Although Campbell makes other products such Pepperidge Farm baked goods and V8 vegetable juices, soups account for half its revenue. And the Camden, N.J.-based company has struggled to fix the soup unit.
Over the past decade, overall canned soup consumption is down 13 percent, according to the research firm Euromonitor International, as fresh soups have become more widely available at supermarkets and restaurants. Campbell’s share of the market has also declined to 53 percent, down from 67 percent a decade earlier.
To expand into products with more growth potential, Campbell this summer purchased Bolthouse Farms in a $1.55 billion cash deal. The company says the move will help it stake a claim in the fresh packaged food category, which is growing at a faster clip than the broader packaged food market.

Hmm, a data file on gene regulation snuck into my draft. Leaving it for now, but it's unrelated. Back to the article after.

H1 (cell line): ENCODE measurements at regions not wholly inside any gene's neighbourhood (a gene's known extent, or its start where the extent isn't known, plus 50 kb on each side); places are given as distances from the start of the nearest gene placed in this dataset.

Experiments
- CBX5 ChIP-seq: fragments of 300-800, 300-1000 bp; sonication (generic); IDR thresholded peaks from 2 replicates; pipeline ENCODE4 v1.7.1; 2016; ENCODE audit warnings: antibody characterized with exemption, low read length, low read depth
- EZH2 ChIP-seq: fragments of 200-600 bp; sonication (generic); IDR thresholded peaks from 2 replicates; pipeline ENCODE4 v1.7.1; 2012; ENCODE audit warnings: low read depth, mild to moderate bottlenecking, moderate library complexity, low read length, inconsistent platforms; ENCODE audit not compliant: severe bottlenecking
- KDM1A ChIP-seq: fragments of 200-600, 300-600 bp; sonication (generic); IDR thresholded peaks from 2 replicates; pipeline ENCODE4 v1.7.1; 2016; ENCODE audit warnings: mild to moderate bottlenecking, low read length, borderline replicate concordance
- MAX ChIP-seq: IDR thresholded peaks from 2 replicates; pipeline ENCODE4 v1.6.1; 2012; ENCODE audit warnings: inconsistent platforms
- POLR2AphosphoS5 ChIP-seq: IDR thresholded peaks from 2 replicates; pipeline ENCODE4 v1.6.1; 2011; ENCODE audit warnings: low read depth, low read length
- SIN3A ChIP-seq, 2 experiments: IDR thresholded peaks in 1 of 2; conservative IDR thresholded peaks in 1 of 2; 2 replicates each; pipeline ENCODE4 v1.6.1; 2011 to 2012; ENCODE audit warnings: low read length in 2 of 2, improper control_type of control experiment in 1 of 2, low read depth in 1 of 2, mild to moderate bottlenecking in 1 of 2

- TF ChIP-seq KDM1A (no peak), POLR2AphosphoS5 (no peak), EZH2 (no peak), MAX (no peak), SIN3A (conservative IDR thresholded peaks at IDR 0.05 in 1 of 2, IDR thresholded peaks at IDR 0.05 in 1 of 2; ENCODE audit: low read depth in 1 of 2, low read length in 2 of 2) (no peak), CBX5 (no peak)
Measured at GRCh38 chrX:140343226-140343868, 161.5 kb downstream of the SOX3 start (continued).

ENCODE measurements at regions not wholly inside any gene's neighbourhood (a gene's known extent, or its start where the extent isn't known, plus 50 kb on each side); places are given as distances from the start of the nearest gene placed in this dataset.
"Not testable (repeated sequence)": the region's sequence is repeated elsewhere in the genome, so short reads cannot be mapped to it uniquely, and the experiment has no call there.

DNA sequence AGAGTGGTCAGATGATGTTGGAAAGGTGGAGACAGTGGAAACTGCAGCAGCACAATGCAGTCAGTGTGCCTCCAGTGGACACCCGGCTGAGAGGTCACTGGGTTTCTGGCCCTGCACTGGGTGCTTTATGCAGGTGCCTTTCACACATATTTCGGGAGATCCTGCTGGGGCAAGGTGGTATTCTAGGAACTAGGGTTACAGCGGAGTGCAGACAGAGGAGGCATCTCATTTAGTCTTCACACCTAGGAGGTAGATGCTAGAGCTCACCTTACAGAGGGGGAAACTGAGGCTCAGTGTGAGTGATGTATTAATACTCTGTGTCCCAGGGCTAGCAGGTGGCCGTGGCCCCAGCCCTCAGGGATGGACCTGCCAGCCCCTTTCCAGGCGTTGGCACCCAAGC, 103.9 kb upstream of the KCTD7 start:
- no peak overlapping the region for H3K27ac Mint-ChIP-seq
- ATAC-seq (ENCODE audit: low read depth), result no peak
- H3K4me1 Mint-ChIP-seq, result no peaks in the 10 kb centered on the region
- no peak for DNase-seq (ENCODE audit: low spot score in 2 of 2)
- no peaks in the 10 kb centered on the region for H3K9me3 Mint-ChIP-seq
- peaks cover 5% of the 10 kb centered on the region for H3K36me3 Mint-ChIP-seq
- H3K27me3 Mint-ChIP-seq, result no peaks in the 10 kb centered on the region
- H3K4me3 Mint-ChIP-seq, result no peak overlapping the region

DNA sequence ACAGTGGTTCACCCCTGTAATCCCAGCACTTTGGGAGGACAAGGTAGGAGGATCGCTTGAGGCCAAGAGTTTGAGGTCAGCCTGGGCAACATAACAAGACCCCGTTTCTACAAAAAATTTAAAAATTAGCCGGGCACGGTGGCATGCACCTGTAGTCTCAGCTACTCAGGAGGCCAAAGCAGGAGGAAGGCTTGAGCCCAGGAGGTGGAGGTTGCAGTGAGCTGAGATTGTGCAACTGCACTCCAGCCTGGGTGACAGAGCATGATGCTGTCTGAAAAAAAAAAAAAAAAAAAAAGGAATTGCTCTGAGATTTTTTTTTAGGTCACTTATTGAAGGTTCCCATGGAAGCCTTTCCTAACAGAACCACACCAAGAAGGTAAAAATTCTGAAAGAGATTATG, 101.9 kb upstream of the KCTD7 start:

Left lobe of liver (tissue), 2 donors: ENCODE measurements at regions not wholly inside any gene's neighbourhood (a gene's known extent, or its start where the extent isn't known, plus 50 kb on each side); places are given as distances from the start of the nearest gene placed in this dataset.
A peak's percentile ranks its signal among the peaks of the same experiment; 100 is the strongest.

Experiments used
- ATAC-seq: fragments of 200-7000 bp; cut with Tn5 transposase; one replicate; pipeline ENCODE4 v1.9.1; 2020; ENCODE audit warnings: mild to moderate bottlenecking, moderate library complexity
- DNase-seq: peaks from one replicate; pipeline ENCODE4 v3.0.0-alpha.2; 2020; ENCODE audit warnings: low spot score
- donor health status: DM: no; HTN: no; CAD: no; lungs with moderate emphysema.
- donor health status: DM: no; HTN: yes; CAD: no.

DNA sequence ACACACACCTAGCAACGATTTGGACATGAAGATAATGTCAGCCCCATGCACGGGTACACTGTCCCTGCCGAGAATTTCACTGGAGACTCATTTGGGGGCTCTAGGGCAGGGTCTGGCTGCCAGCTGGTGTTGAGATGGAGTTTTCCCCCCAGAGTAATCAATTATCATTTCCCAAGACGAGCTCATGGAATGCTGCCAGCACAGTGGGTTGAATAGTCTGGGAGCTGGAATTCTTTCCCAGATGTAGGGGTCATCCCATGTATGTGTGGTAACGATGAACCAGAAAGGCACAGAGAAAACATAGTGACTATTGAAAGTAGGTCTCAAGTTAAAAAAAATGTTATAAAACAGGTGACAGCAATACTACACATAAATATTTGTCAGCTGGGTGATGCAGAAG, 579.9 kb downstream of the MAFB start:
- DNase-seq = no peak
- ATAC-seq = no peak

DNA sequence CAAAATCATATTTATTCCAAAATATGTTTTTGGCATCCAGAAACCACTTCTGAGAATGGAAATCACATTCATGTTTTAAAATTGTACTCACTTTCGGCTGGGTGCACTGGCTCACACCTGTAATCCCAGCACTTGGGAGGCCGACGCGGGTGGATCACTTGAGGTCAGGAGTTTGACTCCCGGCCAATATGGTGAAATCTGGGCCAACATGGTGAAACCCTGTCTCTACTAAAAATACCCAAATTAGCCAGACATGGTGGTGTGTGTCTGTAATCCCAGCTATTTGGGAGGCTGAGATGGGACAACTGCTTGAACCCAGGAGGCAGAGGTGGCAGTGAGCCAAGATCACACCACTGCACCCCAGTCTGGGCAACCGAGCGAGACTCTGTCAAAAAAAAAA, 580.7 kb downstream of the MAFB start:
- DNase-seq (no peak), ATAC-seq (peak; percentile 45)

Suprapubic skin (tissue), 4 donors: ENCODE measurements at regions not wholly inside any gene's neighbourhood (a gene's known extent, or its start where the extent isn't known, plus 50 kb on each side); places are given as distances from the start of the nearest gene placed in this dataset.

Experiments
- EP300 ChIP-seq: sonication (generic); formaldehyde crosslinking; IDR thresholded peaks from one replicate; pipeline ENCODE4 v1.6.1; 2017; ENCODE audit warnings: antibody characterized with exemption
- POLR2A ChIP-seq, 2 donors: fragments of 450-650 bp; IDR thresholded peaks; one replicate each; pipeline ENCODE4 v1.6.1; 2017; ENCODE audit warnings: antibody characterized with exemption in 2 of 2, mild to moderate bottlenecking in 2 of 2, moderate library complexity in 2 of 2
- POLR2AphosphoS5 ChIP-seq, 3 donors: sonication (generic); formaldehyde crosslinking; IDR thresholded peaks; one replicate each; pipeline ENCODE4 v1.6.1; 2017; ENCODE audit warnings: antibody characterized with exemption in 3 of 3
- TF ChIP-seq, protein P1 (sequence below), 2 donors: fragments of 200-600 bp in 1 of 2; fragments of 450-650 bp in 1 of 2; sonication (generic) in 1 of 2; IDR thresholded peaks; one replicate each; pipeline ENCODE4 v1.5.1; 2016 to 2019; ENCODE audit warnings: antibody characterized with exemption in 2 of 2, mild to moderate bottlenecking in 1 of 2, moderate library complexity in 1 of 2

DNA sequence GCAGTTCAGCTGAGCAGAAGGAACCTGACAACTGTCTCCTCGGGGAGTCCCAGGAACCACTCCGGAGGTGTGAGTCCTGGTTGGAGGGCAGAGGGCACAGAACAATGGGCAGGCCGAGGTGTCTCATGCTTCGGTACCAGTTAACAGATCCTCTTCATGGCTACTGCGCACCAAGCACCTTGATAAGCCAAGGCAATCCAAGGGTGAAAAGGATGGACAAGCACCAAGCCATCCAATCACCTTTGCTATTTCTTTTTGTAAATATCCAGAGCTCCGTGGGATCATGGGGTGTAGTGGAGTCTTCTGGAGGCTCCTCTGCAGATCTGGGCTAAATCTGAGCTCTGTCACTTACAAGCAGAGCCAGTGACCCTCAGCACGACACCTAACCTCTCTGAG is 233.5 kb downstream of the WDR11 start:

Campbell Soup has about 19,900 employees globally. The company said the California plant is expected to close by July 2013 and the New Jersey plant by March 2013.
The company expects the closings to result in about $115 million in pre-tax costs. Its actions will also require about $27 million in capital spending.
Annual savings are predicted to be about $30 million starting in fiscal 2016.
Shares of Campbell fell 11 cents to close at $34.75 Thursday.
Statistics: Posted by yoda — Thu Sep 27, 2012 8:57 pm
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It’s Not Just Gasoline Consumption That’s Tanking, It’s All Energy
February 14, 2012
It’s not just gasoline consumption that’s declining–petroleum and electricity consumption are also dropping. Is that indicative of economic growth?
A number of readers kindly forwarded additional data sources to me as followup on last week’s entry describing sharply lower deliveries of gasoline. (Why Is Gasoline Consumption Tanking? February 10, 2012)